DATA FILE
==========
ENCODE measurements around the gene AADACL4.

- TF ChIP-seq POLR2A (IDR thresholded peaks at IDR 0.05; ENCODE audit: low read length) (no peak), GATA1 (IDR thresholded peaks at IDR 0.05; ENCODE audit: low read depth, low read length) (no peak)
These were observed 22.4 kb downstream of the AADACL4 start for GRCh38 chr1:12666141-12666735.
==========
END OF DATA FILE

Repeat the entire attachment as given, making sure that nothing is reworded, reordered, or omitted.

ENCODE measurements around the gene AADACL4.

- TF ChIP-seq POLR2A (IDR thresholded peaks at IDR 0.05; ENCODE audit: low read length) (no peak), GATA1 (IDR thresholded peaks at IDR 0.05; ENCODE audit: low read depth, low read length) (no peak)
These were observed 22.4 kb downstream of the AADACL4 start for GRCh38 chr1:12666141-12666735.